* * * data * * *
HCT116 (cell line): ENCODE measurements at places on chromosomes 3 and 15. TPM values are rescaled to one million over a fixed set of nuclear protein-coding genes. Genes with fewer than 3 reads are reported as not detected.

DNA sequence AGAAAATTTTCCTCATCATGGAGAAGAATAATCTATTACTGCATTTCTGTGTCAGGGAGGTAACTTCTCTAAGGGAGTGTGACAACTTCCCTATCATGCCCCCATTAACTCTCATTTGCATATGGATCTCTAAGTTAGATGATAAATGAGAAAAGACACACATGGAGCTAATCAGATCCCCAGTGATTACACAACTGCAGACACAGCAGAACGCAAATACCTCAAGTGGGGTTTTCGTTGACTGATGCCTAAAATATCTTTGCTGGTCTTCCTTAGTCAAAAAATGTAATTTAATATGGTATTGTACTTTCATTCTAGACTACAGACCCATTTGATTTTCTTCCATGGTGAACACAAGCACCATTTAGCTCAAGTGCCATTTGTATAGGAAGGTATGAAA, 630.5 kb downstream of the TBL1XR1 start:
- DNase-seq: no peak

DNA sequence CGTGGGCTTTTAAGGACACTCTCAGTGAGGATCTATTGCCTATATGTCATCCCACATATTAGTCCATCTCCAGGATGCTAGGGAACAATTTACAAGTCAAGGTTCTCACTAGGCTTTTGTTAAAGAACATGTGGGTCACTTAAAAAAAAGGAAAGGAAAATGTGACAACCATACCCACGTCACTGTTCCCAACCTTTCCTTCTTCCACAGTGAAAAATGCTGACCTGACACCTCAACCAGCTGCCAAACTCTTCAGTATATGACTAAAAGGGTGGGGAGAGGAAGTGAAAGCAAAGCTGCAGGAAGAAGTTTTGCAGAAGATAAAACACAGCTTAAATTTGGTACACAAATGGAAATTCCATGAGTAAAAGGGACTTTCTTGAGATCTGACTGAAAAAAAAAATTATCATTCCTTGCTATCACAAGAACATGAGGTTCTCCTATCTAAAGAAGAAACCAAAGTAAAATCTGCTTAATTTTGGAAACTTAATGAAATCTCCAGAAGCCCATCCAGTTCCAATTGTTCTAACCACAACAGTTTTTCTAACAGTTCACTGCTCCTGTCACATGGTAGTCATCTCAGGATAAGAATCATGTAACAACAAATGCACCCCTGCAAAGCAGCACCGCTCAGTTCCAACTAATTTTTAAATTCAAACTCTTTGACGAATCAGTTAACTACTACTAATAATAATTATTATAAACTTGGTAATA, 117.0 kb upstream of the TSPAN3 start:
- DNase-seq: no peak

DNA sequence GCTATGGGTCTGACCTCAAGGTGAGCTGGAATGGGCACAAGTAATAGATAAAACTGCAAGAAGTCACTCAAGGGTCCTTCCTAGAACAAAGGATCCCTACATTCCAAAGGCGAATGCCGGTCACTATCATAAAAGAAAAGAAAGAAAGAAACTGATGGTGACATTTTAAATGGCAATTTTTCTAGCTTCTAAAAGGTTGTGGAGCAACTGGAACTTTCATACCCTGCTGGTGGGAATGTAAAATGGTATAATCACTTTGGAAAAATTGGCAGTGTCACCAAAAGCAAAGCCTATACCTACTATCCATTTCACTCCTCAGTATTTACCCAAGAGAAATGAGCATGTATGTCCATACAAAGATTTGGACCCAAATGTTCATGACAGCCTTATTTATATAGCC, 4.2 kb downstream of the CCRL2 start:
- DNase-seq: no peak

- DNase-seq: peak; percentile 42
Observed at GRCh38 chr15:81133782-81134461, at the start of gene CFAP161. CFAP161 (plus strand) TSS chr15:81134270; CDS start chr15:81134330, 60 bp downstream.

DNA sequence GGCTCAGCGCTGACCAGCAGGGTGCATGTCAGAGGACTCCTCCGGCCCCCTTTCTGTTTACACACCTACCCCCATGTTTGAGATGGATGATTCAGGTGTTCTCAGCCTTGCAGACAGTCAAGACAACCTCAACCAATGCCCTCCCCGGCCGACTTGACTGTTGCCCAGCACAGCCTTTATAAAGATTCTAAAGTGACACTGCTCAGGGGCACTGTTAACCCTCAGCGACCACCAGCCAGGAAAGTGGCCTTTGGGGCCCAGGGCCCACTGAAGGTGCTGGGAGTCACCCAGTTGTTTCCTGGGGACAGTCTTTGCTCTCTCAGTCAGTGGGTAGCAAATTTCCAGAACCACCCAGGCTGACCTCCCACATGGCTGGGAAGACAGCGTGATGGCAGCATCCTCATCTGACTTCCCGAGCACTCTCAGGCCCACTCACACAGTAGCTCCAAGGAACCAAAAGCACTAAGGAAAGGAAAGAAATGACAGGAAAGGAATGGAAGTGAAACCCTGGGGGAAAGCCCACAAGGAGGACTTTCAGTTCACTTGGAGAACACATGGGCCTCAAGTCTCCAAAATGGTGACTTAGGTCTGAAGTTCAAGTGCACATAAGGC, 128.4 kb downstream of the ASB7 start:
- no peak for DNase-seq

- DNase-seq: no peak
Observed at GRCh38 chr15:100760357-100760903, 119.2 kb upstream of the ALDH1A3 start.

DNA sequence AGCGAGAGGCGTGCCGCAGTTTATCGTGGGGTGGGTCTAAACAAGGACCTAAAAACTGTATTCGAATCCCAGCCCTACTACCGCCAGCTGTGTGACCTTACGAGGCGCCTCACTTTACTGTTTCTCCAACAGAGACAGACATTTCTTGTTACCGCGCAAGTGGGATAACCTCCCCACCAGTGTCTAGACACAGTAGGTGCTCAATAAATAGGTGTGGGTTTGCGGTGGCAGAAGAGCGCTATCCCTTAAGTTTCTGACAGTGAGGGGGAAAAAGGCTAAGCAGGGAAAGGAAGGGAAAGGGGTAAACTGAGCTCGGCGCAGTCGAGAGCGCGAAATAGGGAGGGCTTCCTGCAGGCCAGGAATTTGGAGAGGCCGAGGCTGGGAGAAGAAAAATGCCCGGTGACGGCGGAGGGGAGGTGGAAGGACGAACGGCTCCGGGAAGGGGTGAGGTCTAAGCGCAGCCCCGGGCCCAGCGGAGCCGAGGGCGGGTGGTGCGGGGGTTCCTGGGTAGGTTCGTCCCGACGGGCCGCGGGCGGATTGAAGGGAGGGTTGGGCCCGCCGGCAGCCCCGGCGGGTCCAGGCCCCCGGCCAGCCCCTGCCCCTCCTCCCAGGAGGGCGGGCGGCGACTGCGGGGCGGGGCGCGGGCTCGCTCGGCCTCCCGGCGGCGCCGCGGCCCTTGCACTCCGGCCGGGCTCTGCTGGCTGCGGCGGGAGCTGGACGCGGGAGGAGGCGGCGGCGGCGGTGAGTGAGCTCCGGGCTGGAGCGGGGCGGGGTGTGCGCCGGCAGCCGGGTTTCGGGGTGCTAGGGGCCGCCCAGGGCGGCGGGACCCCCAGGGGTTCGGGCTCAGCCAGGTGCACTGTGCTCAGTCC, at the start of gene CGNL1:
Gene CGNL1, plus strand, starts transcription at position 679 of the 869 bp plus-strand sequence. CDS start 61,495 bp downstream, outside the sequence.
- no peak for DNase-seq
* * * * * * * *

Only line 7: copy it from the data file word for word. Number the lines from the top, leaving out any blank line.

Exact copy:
- DNase-seq: no peak